Goal: To sink all of your opponent's ships. Optional goal: Demoralize them and their life choices continuously throughout the game.
Battleship is a game that can be a simple or as complex as you want it to be. Most people play by the standard rules: Lay your ships (sizes 5-4-3-3-2) on your 10x10 grid, and take turns taking a shot at each other like a geriatric Chicago-style gang shooting. I don't want to insinuate that there is anything wrong with this style of play. As some jerk pointed out, there does need to be a mix between blind luck and strategy. And that method technically doesn't lack strategy. But there are ways to add more rules to the base game (some of which were in the original incarnations of it...) to add more strategy to your Battleship enjoyment.
Salvo rules, so for each ship under your control that has not been sunk, you get one action. You declare all of your actions up-front, resolve your Offensive Actions, then resolve your Defensive Actions (if you have any).
Instead of moving forward one space, the ship can turn 90 degrees to change directions, with the rotation as close to the middle of the piece as possible. Of course, movement forward and rotation must follow the rule below:
Offensive Actions: For each ship you control, you can choose for that ship to fire at a spot on the board, as you normally do during your established Battleship career. Decide how many of your ships are going to fire and list out the spaces. You don't need to roleplay this in detail, but it is highly encouraged. Your opponent simply tells you how many of your rounds actually hit one of their ships. They track their hit ships like normal, but the way you decide to decipher the information is up to you. You will not know directly which spaces were considered hits. So there is your strategy, Mr and/or Ms. Quick-To-Judge.
As you may have noticed by now, I, Tomix Fitzgomer, have still not given up on childhood classic board games. Many people write them off as “Ahh, that's a 'kid's game!'” But even “kid's games” have an adult origin, and any game can be adjusted to the individual player's tastes. Hence, why I prefer actual tabletop gaming instead of electronic versions (Tabletop Simulator excluded, but its not technically a game).
Set-up: Set up your board as you normally would. I don't recognize the fabled “only the submarine is allowed in the bottom row” house-rule, because there is no logical rhyme or reason to it. Place the pieces where you want, though you may want to read the full rules proposal first, or at least the “Movement” rules.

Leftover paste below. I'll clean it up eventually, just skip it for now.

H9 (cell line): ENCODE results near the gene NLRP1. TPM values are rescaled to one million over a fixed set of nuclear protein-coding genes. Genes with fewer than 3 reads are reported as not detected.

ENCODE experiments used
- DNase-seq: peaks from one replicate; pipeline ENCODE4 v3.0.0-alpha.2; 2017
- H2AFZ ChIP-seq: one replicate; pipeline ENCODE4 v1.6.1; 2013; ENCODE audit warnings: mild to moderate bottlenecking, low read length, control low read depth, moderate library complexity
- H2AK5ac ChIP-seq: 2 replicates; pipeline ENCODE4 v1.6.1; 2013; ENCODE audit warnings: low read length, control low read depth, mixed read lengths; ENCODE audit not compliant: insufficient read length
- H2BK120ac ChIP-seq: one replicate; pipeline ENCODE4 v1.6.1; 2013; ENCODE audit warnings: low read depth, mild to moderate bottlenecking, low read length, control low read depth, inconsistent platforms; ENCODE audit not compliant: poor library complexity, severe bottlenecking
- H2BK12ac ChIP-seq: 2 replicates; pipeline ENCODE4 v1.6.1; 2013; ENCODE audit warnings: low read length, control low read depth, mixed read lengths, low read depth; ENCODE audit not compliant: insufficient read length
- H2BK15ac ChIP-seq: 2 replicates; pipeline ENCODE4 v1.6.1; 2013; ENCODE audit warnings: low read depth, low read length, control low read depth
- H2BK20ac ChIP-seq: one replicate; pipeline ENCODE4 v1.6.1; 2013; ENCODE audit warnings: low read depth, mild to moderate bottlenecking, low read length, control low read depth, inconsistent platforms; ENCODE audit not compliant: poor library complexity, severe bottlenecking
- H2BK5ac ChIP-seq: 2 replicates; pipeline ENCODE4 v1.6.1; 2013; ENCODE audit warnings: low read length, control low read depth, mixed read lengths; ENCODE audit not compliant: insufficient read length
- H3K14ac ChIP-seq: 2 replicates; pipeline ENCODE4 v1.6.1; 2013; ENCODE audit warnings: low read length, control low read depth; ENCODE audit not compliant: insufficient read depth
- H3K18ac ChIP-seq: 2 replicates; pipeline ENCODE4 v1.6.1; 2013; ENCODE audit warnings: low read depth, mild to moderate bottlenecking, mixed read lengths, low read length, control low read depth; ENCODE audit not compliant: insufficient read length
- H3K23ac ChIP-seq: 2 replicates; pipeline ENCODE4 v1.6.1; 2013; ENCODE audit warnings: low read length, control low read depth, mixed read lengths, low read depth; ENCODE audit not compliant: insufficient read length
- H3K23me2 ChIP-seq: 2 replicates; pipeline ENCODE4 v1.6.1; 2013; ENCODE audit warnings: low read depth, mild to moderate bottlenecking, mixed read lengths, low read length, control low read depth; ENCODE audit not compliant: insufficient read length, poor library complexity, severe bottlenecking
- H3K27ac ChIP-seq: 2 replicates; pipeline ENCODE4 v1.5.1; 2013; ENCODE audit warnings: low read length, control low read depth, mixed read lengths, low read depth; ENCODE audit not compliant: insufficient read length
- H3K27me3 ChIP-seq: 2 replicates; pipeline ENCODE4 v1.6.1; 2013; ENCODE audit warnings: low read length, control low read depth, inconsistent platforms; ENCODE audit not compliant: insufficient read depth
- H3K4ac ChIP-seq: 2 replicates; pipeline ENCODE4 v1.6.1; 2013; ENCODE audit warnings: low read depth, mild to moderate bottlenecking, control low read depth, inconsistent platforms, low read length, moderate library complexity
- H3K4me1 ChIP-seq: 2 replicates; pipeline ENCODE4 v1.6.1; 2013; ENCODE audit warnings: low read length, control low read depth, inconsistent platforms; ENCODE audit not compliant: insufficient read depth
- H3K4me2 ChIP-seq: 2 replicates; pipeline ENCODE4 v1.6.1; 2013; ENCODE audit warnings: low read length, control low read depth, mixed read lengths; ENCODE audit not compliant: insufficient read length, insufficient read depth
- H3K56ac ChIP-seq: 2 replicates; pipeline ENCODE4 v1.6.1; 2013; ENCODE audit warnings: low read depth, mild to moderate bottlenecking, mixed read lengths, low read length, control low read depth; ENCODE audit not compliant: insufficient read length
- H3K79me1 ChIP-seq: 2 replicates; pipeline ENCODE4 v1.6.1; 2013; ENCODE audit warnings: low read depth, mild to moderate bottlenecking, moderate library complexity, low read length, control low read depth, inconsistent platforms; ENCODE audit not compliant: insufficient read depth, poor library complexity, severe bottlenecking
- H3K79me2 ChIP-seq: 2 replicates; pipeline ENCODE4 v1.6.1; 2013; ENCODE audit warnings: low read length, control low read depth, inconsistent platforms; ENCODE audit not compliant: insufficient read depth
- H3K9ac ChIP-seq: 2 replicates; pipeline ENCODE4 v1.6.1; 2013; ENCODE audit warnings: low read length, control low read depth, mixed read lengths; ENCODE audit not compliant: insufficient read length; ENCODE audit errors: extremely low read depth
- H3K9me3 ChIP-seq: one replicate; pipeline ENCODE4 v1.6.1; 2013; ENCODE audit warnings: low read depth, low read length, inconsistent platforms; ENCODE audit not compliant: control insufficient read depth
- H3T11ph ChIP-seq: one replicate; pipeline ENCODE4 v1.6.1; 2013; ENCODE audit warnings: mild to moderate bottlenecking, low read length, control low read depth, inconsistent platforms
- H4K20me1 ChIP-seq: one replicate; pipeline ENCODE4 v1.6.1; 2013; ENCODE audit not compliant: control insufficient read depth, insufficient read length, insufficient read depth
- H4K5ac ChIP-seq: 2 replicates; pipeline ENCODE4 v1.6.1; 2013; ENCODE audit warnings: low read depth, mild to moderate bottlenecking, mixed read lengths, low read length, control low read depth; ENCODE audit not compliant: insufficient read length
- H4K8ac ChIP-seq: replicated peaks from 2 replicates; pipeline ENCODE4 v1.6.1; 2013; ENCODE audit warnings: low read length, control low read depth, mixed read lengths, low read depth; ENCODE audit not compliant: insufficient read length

Pieces needed: Your version of Battleship (which could just as easily be pen-and-paper), and some paper on the side to keep track of extra stuff.
Gameplay: This is where it gets fun, so hold on to your proverbial “Highley Edumacated” hats!
These additional rules should allow you to “step-up” your standard Battleship game. There are more additional rules that could be added (ammo, scouting, etc.), but we'll leave those for a further issue of Punk Rock TableTop.
YOU CANNOT MOVE A PIECE OR ROTATE A PIECE IF THE SHIP WOULD THEN OCCUPY A SPACE THAT YOUR OPPONENT HAS ALREADY FIRED AT. So if you don't already track what spaces your opponent fires at and misses, then get into that habit. That will actually also help improve the base game, since you may notice firing patterns. Also: YOU CANNOT MOVE A SHIP THAT HAS SUSTAINED AT LEAST ONE HIT. There are no cowards in this man's Navy.
They don't just give away these hats.
PUNK ROCK FOR YOUR TABLETOP:
Looks like someone else just had a “Movement.”
Defensive Actions: For each ship that did not fire as an Offensive Action, they may take a “Movement” as a Defensive Action. Each ship can only more Forward One (1) space. Yes, there is a front and a back to a ship. They have special words for this, but this is a kid's game, remember?
This is a shout-out to you, Management. I'm coming for you!
I forgot about “In Which We Serve.”
This was the first bass line I ever learned how to play. Are they overrated? Possibly, but this was still the sound of my formative years. I still like it. If you don't, go <gently caress> yourself.
As with my initial round of Sorry! content, the first bit of feedback I got from several fans here of Punk Rock TableTop was, “Really, Tomix? My kids play that. Why not provide an element of content that I would care about? Maybe one that doesn't seem like you are stuck in your adolescence, both game-wise and music-wise?” Well, Mr. or Ms. Quick-To-Judge, start your own website delivering weekly content to the world and tell everybody more about Battleship than me. I'm always up for learning something.